If I can do a bit of fan-booking for a minute, the remainder of New Super Man would be devoted to three things: establishing a relationship between the Justice League of China and the original team, adding a few more members to the group to round things out, and finally a full-on showdown between them and the Great Ten. It’s obvious that those two teams don’t see eye to eye regarding their purpose in keeping China safe, so why not develop that and highlight their differences? With the series’ sales dipping to the 10k mark, it’s probably not a bad time to start developing a way to relaunch this book into a Justice League of China series a few months down the line–Kenan’s almost completed his training anyway, it might be time to transition to a larger focus and develop DC’s international landscape.
Detective Comics #968
“A Lonely Place of Living Conclusion”
Writer: James Tynion IV
Pencils: Alvaro Martinez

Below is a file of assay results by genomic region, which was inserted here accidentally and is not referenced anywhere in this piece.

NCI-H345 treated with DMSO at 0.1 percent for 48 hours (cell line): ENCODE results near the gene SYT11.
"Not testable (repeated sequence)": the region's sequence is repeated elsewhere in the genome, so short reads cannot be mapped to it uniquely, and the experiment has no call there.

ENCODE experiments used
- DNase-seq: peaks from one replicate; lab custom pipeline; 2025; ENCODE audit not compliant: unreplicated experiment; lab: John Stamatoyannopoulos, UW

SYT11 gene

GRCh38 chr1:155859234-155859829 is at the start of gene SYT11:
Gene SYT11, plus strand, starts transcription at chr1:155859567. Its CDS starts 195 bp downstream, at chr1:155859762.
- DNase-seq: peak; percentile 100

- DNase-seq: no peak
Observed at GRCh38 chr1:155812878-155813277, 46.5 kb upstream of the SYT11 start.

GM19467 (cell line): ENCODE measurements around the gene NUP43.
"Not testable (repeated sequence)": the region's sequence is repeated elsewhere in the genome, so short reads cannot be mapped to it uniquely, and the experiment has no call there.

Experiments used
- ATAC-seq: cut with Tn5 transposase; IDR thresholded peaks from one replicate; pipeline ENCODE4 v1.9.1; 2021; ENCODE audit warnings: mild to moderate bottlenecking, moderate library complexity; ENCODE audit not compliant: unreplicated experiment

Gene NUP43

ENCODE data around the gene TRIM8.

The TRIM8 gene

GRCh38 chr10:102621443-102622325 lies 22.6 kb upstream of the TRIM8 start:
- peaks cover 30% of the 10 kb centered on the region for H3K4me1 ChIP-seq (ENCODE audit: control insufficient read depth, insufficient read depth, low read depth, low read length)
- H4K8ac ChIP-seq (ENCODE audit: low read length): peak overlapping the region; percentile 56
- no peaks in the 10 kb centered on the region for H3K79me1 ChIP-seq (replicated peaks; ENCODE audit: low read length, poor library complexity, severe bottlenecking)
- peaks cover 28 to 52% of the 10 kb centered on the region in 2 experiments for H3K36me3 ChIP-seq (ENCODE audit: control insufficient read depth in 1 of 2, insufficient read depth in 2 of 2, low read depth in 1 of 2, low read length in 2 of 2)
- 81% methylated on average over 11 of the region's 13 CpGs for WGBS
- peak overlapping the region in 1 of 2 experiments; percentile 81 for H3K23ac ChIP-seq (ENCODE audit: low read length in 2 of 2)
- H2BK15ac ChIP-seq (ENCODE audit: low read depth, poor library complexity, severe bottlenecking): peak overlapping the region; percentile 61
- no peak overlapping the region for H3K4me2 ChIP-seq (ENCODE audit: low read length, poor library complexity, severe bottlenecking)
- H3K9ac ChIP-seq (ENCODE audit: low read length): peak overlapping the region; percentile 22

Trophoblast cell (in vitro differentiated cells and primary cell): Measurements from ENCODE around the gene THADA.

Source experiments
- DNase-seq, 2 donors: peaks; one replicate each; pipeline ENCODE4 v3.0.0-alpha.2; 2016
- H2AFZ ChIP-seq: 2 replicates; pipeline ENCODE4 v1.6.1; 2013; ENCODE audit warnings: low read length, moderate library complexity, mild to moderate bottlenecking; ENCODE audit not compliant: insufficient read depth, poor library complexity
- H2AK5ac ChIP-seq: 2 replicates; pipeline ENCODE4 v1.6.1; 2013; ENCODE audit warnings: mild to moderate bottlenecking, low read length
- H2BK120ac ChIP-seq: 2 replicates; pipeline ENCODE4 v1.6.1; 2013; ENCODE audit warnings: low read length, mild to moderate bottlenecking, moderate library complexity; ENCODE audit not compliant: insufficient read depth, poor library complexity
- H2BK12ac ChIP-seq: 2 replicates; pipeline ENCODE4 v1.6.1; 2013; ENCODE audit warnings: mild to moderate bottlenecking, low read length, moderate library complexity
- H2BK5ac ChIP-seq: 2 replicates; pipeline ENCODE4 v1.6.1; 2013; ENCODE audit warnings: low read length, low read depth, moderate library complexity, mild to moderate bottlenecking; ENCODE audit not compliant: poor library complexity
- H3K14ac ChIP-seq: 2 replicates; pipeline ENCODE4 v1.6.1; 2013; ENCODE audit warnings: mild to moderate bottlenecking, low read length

Inks: Raul Ferdinand
Colors: Tomeu Morey
This week at DC: evil future versions of heroes come to the past to offer ominous warnings. First in Detective, where we finally reach the end of “A Lonely Place of Living”. Despite his best attempts, dark future Tim gets sent back to his own era thanks to a chronal energy build-up, where Hypertime forces him back to his own era after multiple failed attempts to kill off Batwoman.
While he’s there though, he hints at all sorts of delicious things that stand a strong chance at coming true in one way or another, starting with Batwoman being the reason everything falls apart. While I hope the group isn’t actually undone, I can easily see her actions leading to a source of massive stress for the group as we gear up for whatever’s coming in 2018. No Justice, perhaps?